England’s Euro 2020 qualifying win over Bulgaria in Sofia was halted twice in the first half with fans warned about racist behaviour.
The first pause came in the 28th minute with England leading 2-0.
A stadium announcement then condemned the abuse before stating the match would be abandoned if it continued.
However, the game was stopped again in the 43rd minute before restarting after discussions between the referee and England manager Gareth Southgate.
England went on to win 6-0 to strengthen their place at the top of Group A.
After the game, the Football Association condemned the abuse, saying: “We can confirm that England players were subjected to abhorrent racist chanting while playing in the Euro 2020 qualifier against Bulgaria.
“This is unacceptable at any level of the game and our immediate focus is supporting the players and staff involved.
“As we are sadly aware, this is not the first time our players have been subjected to this level of abuse and there is no place for this kind of behaviour in society, let alone in football. We will be asking Uefa to investigate as a matter of urgency.”
The Levski Stadium was subject to a partial closure for this match after Bulgaria were sanctioned for racist chanting during qualifiers against Kosovo and the Czech Republic.
The build-up to the game had been dominated by concerns of potential incidents of racism, with England striker Tammy Abraham saying the players would be prepared to walk off the pitch if they were targeted by racist abuse.
Southgate held a meeting with his players over the weekend to underline the Uefa three-step protocol in dealing with racist incidents – but the subject has provoked an angry response from the Bulgarian football authorities.
Bulgaria coach Krasimir Balakov had accused England of having a bigger racism problem than his own country.
What exactly happened?
After making a pass, England defender Tyrone Mings glanced over his shoulder and could be heard calling towards the touchline: “Did you hear that?”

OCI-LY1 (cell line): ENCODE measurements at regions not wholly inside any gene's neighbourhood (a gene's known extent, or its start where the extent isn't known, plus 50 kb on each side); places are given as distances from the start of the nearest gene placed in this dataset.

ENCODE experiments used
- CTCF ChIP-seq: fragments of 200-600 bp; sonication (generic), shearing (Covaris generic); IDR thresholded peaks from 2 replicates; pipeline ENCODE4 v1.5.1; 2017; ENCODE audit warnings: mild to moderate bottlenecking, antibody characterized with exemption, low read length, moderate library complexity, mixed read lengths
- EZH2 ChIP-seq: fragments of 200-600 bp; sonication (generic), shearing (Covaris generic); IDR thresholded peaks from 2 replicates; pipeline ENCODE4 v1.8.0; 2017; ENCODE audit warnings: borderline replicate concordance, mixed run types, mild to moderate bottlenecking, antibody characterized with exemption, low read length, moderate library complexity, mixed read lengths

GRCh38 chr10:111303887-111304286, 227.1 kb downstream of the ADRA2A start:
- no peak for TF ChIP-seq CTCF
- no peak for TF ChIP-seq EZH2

Within minutes the game was stopped.
Striker Harry Kane was in conversation with referee Ivan Bebek on the halfway line while a stadium announcement was made to condemn racist abuse and warn fans that the game could be abandoned if it continued. At the same time, England boss Southgate was talking to a number of his players.
The game resumed but was stopped again just before half-time. Southgate and several England players were in discussion with match officials before the game was restarted for a second time.
A group of Bulgaria supporters wearing black hooded tops – some wearing bandanas covering their faces – started to leave the stadium after the game was halted for a second time. BBC Radio 5 Live reported that some made right-wing and racist gestures while heading towards the exits.
After six minutes of time added at the end of the first half because of the delay, Bulgaria captain Ivelin Popov was seen in a heated debate with a section of home supporters near the tunnel while the rest of the players headed for the dressing rooms for half-time.
What is Uefa’s protocol for dealing with incidents of racism?
Uefa has a three-step protocol in place for dealing with such incidents in matches.
For the first step, the referee will speak to the stadium announcer and demand the halting of racist behaviour.
If it continues, the referee can take the players off the field into the dressing rooms for a period of time and the stadium announcer will make another address.
If it still continues, the match will be abandoned.
The view from inside the ground
BBC Radio 5 Live senior football reporter Ian Dennis: “It seemed like the second step was about to be taken and players were taken off. The third step would be temporarily and then permanently [taken off].
“I think I heard some monkey chants coming from the section to the right when Raheem Sterling was fouled.
“Bulgaria captain Ivelin Popov has come across to the left of the tunnel to speak to some Bulgaria supporters.”
BBC Sport’s chief football writer Phil McNulty: “The Bulgaria fans have not taken the threat of abandonment well but the warning was clear. This was what the big fear was in the build-up and sadly it has come to pass.
“England are in control of this game but sadly off-the-field events will overshadow the game now.”